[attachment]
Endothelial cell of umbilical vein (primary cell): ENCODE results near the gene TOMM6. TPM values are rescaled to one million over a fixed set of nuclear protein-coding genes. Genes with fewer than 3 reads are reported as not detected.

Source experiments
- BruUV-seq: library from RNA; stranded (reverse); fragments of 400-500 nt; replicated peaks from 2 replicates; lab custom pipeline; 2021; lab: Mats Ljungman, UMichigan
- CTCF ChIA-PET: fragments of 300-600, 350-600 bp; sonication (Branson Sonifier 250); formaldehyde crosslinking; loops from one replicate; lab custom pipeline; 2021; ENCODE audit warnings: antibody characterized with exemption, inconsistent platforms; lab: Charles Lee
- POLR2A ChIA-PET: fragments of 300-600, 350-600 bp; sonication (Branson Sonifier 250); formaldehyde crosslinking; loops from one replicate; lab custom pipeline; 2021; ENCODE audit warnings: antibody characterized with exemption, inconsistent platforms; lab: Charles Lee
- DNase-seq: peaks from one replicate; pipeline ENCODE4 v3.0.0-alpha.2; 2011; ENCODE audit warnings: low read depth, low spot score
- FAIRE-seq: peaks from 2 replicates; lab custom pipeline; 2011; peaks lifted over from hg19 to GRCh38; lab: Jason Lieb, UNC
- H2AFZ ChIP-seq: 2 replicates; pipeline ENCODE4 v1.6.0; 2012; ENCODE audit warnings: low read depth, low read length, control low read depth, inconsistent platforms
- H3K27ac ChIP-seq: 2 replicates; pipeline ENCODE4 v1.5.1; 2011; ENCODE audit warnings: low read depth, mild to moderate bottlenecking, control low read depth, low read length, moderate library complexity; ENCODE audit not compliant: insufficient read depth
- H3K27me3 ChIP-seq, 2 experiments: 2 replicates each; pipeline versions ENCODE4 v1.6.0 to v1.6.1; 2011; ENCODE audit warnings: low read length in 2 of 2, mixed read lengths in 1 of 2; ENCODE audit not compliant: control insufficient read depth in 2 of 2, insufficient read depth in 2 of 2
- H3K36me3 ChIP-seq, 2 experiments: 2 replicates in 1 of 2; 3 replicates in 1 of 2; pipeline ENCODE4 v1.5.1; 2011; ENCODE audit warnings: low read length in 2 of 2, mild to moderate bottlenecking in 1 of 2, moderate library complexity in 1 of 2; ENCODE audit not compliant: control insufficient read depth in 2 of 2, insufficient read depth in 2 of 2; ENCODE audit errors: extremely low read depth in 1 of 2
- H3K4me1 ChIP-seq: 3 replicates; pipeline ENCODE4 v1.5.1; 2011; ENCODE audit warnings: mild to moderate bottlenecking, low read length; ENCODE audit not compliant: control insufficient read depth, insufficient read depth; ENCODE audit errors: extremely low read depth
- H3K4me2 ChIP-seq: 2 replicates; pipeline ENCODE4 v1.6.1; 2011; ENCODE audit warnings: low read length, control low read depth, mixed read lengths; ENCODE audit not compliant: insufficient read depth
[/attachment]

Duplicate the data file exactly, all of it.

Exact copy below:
Endothelial cell of umbilical vein (primary cell): ENCODE results near the gene TOMM6. TPM values are rescaled to one million over a fixed set of nuclear protein-coding genes. Genes with fewer than 3 reads are reported as not detected.

Source experiments
- BruUV-seq: library from RNA; stranded (reverse); fragments of 400-500 nt; replicated peaks from 2 replicates; lab custom pipeline; 2021; lab: Mats Ljungman, UMichigan
- CTCF ChIA-PET: fragments of 300-600, 350-600 bp; sonication (Branson Sonifier 250); formaldehyde crosslinking; loops from one replicate; lab custom pipeline; 2021; ENCODE audit warnings: antibody characterized with exemption, inconsistent platforms; lab: Charles Lee
- POLR2A ChIA-PET: fragments of 300-600, 350-600 bp; sonication (Branson Sonifier 250); formaldehyde crosslinking; loops from one replicate; lab custom pipeline; 2021; ENCODE audit warnings: antibody characterized with exemption, inconsistent platforms; lab: Charles Lee
- DNase-seq: peaks from one replicate; pipeline ENCODE4 v3.0.0-alpha.2; 2011; ENCODE audit warnings: low read depth, low spot score
- FAIRE-seq: peaks from 2 replicates; lab custom pipeline; 2011; peaks lifted over from hg19 to GRCh38; lab: Jason Lieb, UNC
- H2AFZ ChIP-seq: 2 replicates; pipeline ENCODE4 v1.6.0; 2012; ENCODE audit warnings: low read depth, low read length, control low read depth, inconsistent platforms
- H3K27ac ChIP-seq: 2 replicates; pipeline ENCODE4 v1.5.1; 2011; ENCODE audit warnings: low read depth, mild to moderate bottlenecking, control low read depth, low read length, moderate library complexity; ENCODE audit not compliant: insufficient read depth
- H3K27me3 ChIP-seq, 2 experiments: 2 replicates each; pipeline versions ENCODE4 v1.6.0 to v1.6.1; 2011; ENCODE audit warnings: low read length in 2 of 2, mixed read lengths in 1 of 2; ENCODE audit not compliant: control insufficient read depth in 2 of 2, insufficient read depth in 2 of 2
- H3K36me3 ChIP-seq, 2 experiments: 2 replicates in 1 of 2; 3 replicates in 1 of 2; pipeline ENCODE4 v1.5.1; 2011; ENCODE audit warnings: low read length in 2 of 2, mild to moderate bottlenecking in 1 of 2, moderate library complexity in 1 of 2; ENCODE audit not compliant: control insufficient read depth in 2 of 2, insufficient read depth in 2 of 2; ENCODE audit errors: extremely low read depth in 1 of 2
- H3K4me1 ChIP-seq: 3 replicates; pipeline ENCODE4 v1.5.1; 2011; ENCODE audit warnings: mild to moderate bottlenecking, low read length; ENCODE audit not compliant: control insufficient read depth, insufficient read depth; ENCODE audit errors: extremely low read depth
- H3K4me2 ChIP-seq: 2 replicates; pipeline ENCODE4 v1.6.1; 2011; ENCODE audit warnings: low read length, control low read depth, mixed read lengths; ENCODE audit not compliant: insufficient read depth